Shaheen defends T-33 at Warner Robins Redevelopment Agency meeting

chwright@macon.comJuly 8, 2013 

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The T-33 outside the Warner Robins Recreation Department on Watson Boulevard could be moving to a spot off Interstate 75.

BEAU CABELL — bcabell@macon.com Buy Photo

WARNER ROBINS -- Though a venture to move a plane to the interstate is not a Redevelopment Agency project, the board discussed it Monday with some insight from Mayor Chuck Shaheen.

Ultimately, the board didn’t vote on anything and spent most of the 15-minute discussion trying to get a clear answer to Councilman Mike Daley’s question about funding for the project that will relocate a T-33 next to Interstate 75. The board spent the rest of the meeting discussing a $5,000 invoice that hadn’t been previously approved and updates on tax allocation districts and the law enforcement center.

Daley and Councilman Mike Brashear spent much of last week’s precouncil meeting arguing with Shaheen about the plane project, which originally would have placed an F-15 at the Warner Robins and Centerville exit. Shaheen said Robins Air Force Base officials told him it would be cheaper and easier to relocate a T-33 from the Recreation Department instead, and then dock the F-15 where the T-33 had been. Daley and Brashear argued a T-33 doesn’t represent work done on the base.

Councilwoman Carolyn Robbins said the project appeared on the RDA agenda Monday to give the board an update on the city’s new plans.

“It’s never been an RDA project,” said Robbins, an ex-officio member of the RDA board. “For some reason, it got put on their agenda years ago, and it’s just continued to be.”

Daley asked at Monday’s RDA meeting whether the $25,000 council approved for the revamped project would pay for moving both planes or just the trainer jet. But most of the discussion was Shaheen defending the change to the project.

“Did you advise them this has turned into politics?” Shaheen asked Gary Lee, executive director of the RDA, after walking into the board meeting.

At that mention, board member Jim Balletto exited the conference room and never returned. He has led the efforts for the original plan and was unable to talk at last week’s council meeting when Shaheen and others cut him off several times.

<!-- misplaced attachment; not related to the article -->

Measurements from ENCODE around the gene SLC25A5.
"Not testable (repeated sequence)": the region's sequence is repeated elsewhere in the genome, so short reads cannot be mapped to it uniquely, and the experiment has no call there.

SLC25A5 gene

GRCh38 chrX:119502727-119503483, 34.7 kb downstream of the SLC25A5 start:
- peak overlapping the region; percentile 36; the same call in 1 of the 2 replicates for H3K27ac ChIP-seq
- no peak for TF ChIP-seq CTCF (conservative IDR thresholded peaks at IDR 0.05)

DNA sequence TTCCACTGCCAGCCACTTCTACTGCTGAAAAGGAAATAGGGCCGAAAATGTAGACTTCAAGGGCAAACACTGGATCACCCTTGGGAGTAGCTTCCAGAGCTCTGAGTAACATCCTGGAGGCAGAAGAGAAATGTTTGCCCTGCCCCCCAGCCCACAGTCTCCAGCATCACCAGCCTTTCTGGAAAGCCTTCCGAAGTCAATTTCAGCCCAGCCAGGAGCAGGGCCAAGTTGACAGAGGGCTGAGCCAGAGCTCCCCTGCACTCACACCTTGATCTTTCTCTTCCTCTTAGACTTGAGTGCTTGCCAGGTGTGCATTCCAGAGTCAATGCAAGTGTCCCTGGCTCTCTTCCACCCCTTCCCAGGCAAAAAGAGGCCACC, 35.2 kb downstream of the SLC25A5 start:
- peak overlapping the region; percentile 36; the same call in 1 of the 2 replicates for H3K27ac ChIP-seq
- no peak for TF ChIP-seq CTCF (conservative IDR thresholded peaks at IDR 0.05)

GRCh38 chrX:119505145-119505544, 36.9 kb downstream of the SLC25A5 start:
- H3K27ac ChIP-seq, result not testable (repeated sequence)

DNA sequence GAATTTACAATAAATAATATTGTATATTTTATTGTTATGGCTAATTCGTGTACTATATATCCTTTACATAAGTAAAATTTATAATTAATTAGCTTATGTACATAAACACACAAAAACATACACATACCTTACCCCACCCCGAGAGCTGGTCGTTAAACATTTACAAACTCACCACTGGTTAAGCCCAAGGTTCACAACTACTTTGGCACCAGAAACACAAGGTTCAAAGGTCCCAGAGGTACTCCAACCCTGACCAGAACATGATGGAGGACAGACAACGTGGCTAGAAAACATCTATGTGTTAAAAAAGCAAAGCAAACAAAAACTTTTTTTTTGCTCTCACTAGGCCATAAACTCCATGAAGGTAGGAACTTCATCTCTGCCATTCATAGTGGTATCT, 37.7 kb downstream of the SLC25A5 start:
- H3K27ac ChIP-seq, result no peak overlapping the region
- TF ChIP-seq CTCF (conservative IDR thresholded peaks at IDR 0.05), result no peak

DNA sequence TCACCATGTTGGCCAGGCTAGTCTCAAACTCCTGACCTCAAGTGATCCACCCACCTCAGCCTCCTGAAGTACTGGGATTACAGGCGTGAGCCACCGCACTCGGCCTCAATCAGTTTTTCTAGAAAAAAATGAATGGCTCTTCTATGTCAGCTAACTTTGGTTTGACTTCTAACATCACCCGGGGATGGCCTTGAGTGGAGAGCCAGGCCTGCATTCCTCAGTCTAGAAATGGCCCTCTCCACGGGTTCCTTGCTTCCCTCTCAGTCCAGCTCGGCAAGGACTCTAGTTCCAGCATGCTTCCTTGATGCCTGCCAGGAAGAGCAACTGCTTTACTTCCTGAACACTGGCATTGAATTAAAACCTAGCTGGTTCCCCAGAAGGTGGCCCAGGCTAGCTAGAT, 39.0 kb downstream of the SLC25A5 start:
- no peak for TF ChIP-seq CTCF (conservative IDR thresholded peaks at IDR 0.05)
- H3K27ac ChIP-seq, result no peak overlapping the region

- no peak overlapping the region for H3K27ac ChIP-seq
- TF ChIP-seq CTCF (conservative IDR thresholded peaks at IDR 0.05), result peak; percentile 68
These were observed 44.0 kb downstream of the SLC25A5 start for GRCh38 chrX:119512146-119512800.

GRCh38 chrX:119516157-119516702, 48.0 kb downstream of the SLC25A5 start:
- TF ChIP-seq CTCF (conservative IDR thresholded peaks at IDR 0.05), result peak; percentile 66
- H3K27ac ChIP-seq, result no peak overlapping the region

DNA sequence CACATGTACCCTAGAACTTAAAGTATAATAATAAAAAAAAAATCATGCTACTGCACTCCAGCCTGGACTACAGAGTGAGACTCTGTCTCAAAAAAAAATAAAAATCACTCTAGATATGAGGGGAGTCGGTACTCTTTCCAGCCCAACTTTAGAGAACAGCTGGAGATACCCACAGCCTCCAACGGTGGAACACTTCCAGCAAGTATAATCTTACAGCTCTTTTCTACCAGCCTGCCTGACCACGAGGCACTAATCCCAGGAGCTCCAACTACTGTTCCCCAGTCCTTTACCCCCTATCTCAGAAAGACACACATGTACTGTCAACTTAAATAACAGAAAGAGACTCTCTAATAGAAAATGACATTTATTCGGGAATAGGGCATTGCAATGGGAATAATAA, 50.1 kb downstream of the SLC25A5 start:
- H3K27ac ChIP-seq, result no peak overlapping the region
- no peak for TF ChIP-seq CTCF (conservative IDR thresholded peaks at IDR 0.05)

Shaheen said in two years the city has been unable to get the $80,000 needed to move the F-15 to the interstate. His concern, he said, is the city could lose the F-15 altogether.

“We just need to take possession of the plane,” Shaheen said. “If we need to find the money next year to build the pedestal (for the F-15 to go near the interstate), then I’m fine with that.”

Shaheen said in another time, the city probably could get the base to fly the plane out to the interstate. But not with all the recent cutbacks.

“We couldn’t even get the military to move chairs for (the Independence concert) this weekend,” Shaheen said.

Lee said the base will still own the F-15. It’ll just be docked at the Recreation Department. Board member Bill Douglas pointed out that doesn’t prevent the base from taking the plane back if it chooses.

Eventually, the answer to Daley’s question surfaced. The money council approved will only pay for the T-33 to be relocated, including the stand it will sit on.

Lee said a company that pledged concrete for the original project has agreed to donate material for the slab needed to dock the F-15 at the Recreation Department. He is meeting this week to find out how much is needed.

Bill Harte, chief finance officer and board treasurer, said he will write donors who contributed a total of about $7,500 to the original project to find out if they agree with the city using the money for the new plans. If not, the money will be returned.

Brashear said by phone after the meeting that he can agree with Shaheen’s plan to continue looking for funding to eventually move the F-15 to the interstate. But he said he would like a more solid plan for the new idea.

“A lot is going to be needed to dock that (F-15,)” he said, including strong ties.

Also at Monday’s meeting, the board balked at an invoice First Choice Primary Care sent the city for a consultant the Macon nonprofit hired to work on a grant application that could extend its federal funding to open a Warner Robins location.

Lee said the city never agreed to help pay for the consultant and thought the man-hours the city lent for the application process was sufficient.

Chairman Randy Meade instructed Lee to email First Choice and tell them the board would not pay a bill it never discussed. He suggested First Choice call the consultant to arrange payment with its September allocation from the federal government.

“We fully support this project, though,” Lee said.

To contact writer Christina M. Wright, call 256-9685.

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